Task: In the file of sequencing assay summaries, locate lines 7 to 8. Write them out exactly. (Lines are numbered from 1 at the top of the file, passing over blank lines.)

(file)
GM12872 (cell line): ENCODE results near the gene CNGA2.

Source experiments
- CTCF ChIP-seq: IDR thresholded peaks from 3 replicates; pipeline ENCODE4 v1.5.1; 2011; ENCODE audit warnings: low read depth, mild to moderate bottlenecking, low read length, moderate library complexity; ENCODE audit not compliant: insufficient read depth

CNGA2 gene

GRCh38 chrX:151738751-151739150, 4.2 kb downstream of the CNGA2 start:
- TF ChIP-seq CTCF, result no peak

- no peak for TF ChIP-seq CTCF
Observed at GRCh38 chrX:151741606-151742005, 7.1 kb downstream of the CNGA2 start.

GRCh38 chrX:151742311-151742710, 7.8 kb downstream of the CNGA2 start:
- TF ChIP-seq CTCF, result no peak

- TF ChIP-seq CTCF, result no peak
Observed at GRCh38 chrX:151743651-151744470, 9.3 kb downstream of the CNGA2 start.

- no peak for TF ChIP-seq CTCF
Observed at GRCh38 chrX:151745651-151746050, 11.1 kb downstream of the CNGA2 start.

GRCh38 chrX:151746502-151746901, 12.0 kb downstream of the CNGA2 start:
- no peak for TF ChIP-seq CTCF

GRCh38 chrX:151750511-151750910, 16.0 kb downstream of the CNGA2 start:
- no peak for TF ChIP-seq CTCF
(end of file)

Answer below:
- no peak for TF ChIP-seq CTCF
Observed at GRCh38 chrX:151741606-151742005, 7.1 kb downstream of the CNGA2 start.